Data from: Sympatry and interference of divergent Microbotryum pathogen species.
Hood, Michael E et al. (2019), Data from: Sympatry and interference of divergent Microbotryum pathogen species., Dryad, Dataset, https://doi.org/10.5061/dryad.5g8h6f6
The impact of infectious diseases in natural ecosystems is strongly influenced by the degree of pathogen specialization and by the local assemblies of potential host species. This study investigated anther-smut disease, caused by fungi in the genus Microbotryum, among natural populations of plants in the Caryophyllaceae. A broad geographic survey focused on sites of the disease on multiple host species in sympatry. Analysis of molecular identities for the pathogens revealed that sympatric disease was most often due to co-occurrence of distinct, host-specific anther-smut fungi, rather than localized cross-species disease transmission. Flowers from sympatric populations showed that the Microbotryum spores were frequently moved between host species. Experimental inoculations to simulate cross-species exposure to the pathogens in these plant communities showed that the anther-smut pathogen was less able to cause disease on its regular host when following exposure of the plants to incompatible pathogens from another host species. These results indicate that multi-host / multi-pathogen communities are common in this system and they involve a previously hidden mechanism of interference between Microbotryum fungi, which likely affects both pathogen and host distributions.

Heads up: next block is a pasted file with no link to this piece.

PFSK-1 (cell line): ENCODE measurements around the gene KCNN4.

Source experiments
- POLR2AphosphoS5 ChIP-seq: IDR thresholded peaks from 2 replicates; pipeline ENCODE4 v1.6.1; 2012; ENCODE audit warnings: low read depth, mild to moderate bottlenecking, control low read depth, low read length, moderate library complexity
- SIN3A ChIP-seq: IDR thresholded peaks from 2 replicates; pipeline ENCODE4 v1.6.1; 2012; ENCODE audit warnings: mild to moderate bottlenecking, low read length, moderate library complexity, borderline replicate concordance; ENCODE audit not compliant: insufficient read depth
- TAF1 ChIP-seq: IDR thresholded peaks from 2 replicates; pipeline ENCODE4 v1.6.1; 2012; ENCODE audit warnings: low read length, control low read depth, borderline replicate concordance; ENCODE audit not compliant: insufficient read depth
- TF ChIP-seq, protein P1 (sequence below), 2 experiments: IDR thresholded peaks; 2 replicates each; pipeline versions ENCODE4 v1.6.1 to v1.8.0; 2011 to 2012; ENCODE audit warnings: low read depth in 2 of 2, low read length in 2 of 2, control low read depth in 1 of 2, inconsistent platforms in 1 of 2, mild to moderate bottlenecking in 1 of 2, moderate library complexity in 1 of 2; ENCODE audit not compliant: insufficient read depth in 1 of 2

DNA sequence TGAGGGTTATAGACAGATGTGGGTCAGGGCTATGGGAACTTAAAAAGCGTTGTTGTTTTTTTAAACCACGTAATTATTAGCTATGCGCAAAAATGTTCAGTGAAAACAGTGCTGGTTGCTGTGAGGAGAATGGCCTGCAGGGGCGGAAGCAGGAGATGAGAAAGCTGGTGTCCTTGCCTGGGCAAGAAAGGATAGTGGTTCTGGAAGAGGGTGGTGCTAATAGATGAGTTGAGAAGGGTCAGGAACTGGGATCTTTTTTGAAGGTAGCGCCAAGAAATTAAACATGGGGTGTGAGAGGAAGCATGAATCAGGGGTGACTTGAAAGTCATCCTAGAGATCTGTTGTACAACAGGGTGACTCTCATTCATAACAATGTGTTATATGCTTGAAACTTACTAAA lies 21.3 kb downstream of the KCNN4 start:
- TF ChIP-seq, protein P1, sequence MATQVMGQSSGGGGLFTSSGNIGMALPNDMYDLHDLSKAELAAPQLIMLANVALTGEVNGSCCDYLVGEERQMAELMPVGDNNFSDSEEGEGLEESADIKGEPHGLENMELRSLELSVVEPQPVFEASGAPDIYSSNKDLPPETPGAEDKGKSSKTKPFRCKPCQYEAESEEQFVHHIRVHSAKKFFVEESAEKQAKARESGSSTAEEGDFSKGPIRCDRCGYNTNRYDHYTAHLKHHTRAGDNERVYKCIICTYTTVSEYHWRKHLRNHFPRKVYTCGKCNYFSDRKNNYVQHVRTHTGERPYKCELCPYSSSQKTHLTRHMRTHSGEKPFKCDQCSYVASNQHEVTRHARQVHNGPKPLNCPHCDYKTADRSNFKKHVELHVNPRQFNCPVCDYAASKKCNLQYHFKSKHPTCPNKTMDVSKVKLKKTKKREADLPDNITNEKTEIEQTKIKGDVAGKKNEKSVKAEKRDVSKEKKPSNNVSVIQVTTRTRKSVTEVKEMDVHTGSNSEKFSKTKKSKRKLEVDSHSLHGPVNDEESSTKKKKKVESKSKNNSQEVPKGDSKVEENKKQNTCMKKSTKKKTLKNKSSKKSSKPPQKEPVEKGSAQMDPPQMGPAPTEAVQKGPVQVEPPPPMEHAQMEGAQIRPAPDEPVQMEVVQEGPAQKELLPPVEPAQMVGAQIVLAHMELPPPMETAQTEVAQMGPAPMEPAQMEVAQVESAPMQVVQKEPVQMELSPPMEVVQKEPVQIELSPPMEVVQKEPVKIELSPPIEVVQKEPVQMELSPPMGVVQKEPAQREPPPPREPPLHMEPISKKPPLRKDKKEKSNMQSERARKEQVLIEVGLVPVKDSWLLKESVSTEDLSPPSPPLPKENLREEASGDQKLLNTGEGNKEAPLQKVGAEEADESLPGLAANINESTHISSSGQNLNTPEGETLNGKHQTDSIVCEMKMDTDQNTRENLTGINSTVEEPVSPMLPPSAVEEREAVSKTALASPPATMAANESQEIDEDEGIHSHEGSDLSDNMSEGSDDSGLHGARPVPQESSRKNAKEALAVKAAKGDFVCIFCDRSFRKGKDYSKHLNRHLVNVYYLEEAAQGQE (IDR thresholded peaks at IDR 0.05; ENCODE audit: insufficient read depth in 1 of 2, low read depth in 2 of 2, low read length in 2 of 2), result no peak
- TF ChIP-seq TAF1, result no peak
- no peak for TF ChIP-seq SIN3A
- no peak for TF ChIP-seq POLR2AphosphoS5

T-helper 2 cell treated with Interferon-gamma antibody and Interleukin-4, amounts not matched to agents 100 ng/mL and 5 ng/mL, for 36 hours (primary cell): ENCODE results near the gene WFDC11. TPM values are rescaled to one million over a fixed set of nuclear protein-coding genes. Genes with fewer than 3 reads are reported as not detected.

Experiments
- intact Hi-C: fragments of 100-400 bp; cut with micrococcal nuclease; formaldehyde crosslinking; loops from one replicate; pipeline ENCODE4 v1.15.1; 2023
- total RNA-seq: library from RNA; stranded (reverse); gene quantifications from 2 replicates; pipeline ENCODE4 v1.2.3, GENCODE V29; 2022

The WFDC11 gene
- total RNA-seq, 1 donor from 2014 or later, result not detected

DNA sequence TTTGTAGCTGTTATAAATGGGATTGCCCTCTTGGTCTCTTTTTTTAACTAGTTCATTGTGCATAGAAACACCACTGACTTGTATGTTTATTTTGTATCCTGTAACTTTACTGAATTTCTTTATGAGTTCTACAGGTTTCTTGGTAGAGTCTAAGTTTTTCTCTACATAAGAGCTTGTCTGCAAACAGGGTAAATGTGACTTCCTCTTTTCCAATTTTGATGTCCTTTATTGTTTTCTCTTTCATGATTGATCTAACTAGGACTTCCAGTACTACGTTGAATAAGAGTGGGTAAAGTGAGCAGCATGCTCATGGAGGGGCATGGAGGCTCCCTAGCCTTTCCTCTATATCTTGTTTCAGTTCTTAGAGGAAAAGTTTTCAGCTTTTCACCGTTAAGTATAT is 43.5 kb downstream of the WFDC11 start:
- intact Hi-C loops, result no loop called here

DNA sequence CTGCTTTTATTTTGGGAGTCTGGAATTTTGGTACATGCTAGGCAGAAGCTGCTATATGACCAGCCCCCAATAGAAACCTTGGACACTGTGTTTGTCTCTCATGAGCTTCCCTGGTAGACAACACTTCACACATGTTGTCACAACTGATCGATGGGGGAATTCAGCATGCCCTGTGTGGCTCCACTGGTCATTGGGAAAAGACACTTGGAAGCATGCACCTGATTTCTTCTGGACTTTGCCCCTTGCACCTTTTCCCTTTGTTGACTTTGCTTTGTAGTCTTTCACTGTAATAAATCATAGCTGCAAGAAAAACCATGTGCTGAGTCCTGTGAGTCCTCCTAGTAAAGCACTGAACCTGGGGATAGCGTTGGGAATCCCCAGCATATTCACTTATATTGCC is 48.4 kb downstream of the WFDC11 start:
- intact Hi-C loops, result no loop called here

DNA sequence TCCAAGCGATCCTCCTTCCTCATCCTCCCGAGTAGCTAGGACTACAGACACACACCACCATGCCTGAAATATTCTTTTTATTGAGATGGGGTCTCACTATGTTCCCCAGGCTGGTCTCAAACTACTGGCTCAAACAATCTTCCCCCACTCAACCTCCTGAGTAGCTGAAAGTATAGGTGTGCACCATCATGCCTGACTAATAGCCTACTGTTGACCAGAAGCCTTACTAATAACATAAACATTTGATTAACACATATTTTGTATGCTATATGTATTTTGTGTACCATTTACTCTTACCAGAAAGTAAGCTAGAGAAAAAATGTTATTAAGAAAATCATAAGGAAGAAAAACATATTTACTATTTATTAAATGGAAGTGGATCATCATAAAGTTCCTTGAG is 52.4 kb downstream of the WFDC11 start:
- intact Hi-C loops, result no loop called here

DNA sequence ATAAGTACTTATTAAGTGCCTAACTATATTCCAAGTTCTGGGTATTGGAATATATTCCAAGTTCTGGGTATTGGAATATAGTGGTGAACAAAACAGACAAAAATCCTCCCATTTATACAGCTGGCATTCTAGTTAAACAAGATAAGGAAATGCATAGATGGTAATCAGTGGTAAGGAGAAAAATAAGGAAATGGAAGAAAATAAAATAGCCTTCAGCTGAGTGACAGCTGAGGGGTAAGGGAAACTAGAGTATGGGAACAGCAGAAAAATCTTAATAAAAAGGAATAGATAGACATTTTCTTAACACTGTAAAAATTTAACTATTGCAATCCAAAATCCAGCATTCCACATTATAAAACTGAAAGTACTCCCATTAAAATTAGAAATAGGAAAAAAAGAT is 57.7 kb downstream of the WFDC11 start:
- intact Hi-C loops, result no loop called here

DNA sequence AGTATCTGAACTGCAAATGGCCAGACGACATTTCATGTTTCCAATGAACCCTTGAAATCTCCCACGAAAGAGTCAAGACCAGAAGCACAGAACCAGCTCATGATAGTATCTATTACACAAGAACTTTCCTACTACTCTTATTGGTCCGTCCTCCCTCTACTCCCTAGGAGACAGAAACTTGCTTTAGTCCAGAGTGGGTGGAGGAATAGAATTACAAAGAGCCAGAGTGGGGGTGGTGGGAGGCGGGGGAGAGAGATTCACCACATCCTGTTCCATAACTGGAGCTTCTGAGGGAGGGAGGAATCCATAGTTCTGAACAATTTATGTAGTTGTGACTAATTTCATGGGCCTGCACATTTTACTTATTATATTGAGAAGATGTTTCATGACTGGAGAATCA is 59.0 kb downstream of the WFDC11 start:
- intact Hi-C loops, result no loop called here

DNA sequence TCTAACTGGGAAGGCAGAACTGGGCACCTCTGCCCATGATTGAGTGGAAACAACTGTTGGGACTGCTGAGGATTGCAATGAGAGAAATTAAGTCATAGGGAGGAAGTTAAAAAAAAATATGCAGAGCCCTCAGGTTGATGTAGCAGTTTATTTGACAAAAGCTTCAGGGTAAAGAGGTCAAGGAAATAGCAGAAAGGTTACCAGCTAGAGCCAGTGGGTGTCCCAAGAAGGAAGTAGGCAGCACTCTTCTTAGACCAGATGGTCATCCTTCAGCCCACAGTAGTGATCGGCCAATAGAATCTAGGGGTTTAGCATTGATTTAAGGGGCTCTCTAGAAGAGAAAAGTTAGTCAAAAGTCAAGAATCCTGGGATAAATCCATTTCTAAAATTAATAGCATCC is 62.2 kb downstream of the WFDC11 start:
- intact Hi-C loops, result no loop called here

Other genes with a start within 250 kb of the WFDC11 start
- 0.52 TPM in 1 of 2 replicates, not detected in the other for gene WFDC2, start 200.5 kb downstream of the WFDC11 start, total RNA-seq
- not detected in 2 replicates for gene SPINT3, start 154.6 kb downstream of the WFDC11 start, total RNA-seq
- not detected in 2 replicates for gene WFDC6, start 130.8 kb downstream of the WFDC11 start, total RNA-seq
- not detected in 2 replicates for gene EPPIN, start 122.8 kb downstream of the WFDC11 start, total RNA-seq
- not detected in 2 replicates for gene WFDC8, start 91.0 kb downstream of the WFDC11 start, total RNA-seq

National Science Foundation, Award: DEB- 1115765, DEB-1115899, R15GM119092